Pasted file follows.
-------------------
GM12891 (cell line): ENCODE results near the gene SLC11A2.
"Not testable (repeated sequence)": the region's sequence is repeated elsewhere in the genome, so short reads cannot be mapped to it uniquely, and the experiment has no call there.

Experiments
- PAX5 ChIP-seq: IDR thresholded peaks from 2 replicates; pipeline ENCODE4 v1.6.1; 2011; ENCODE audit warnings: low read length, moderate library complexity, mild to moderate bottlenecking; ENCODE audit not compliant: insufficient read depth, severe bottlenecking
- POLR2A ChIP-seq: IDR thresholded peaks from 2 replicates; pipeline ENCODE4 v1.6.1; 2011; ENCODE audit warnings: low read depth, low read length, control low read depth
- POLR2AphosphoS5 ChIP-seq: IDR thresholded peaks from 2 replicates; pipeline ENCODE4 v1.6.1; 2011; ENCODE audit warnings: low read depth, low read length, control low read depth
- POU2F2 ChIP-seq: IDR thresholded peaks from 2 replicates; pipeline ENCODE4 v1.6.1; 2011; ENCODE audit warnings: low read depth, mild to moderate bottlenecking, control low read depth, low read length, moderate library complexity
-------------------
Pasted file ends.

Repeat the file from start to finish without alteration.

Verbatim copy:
GM12891 (cell line): ENCODE results near the gene SLC11A2.
"Not testable (repeated sequence)": the region's sequence is repeated elsewhere in the genome, so short reads cannot be mapped to it uniquely, and the experiment has no call there.

Experiments
- PAX5 ChIP-seq: IDR thresholded peaks from 2 replicates; pipeline ENCODE4 v1.6.1; 2011; ENCODE audit warnings: low read length, moderate library complexity, mild to moderate bottlenecking; ENCODE audit not compliant: insufficient read depth, severe bottlenecking
- POLR2A ChIP-seq: IDR thresholded peaks from 2 replicates; pipeline ENCODE4 v1.6.1; 2011; ENCODE audit warnings: low read depth, low read length, control low read depth
- POLR2AphosphoS5 ChIP-seq: IDR thresholded peaks from 2 replicates; pipeline ENCODE4 v1.6.1; 2011; ENCODE audit warnings: low read depth, low read length, control low read depth
- POU2F2 ChIP-seq: IDR thresholded peaks from 2 replicates; pipeline ENCODE4 v1.6.1; 2011; ENCODE audit warnings: low read depth, mild to moderate bottlenecking, control low read depth, low read length, moderate library complexity